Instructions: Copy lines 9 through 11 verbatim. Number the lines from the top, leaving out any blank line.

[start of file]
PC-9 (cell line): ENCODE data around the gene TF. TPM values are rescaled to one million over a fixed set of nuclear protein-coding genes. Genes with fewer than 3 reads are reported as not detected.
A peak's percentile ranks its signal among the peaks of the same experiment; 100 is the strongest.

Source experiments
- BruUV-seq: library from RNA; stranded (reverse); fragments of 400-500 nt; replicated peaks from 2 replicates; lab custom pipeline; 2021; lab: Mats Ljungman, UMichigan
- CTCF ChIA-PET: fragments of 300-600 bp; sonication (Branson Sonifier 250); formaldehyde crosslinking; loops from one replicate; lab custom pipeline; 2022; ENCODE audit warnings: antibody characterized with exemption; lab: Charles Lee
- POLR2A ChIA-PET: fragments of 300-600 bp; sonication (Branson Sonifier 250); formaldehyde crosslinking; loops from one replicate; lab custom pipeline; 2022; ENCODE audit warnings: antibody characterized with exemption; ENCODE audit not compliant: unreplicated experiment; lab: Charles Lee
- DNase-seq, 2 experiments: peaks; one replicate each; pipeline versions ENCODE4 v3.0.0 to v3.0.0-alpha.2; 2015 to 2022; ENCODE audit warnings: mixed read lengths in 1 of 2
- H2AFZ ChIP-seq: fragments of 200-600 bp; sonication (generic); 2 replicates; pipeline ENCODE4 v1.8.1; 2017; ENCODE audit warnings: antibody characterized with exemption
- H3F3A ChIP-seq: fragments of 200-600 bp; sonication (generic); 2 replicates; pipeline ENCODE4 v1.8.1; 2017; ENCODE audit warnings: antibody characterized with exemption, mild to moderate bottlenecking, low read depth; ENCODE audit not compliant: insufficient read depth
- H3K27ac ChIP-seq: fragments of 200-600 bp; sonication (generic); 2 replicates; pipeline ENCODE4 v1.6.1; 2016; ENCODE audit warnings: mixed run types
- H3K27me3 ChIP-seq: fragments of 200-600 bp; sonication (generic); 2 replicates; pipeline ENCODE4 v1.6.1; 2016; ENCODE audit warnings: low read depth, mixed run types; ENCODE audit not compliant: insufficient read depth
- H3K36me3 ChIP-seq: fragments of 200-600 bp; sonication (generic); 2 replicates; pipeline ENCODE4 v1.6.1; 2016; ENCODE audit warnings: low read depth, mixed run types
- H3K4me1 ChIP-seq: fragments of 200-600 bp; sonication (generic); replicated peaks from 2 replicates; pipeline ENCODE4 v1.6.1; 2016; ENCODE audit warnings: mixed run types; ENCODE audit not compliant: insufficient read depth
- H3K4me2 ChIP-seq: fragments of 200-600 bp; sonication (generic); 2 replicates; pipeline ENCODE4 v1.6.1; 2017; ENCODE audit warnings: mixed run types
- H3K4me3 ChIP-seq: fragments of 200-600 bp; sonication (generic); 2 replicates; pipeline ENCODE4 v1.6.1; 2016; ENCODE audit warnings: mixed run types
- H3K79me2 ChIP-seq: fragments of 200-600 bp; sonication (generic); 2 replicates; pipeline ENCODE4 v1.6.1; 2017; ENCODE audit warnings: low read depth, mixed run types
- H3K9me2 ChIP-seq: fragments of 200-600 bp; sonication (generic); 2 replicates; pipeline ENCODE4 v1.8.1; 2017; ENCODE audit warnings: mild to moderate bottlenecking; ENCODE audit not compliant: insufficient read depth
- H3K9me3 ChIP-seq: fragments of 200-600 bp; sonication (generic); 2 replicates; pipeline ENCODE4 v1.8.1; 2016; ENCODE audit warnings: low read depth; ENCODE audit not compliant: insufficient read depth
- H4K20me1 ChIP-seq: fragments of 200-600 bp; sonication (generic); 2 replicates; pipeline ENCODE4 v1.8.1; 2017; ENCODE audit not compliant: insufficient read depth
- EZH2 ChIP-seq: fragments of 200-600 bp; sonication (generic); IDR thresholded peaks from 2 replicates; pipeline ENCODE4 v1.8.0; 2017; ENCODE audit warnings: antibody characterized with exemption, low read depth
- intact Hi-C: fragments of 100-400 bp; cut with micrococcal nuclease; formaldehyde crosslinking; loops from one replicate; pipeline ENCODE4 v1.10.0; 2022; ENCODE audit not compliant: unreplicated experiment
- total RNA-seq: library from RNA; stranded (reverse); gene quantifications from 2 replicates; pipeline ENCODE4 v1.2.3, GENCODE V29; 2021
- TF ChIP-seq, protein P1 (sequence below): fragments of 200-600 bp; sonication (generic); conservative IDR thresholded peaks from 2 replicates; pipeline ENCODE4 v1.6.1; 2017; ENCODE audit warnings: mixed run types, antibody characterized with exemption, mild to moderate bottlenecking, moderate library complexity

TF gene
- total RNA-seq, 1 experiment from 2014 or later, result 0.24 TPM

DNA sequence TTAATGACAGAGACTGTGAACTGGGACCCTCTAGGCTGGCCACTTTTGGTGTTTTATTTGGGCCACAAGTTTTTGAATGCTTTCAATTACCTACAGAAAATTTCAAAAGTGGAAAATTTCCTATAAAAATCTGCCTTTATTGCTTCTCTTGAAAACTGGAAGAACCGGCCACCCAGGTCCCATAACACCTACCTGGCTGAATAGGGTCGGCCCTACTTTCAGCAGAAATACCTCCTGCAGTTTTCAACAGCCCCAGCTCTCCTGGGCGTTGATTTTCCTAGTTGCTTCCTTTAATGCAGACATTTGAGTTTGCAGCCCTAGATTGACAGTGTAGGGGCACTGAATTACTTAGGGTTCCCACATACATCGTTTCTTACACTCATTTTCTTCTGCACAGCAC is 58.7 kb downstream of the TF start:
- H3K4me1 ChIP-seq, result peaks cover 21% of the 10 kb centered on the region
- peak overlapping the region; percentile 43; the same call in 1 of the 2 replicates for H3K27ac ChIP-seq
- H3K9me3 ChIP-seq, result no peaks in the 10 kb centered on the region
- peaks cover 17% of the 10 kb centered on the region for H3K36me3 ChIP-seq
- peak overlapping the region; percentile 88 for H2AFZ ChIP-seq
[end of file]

- H3F3A ChIP-seq: fragments of 200-600 bp; sonication (generic); 2 replicates; pipeline ENCODE4 v1.8.1; 2017; ENCODE audit warnings: antibody characterized with exemption, mild to moderate bottlenecking, low read depth; ENCODE audit not compliant: insufficient read depth
- H3K27ac ChIP-seq: fragments of 200-600 bp; sonication (generic); 2 replicates; pipeline ENCODE4 v1.6.1; 2016; ENCODE audit warnings: mixed run types
- H3K27me3 ChIP-seq: fragments of 200-600 bp; sonication (generic); 2 replicates; pipeline ENCODE4 v1.6.1; 2016; ENCODE audit warnings: low read depth, mixed run types; ENCODE audit not compliant: insufficient read depth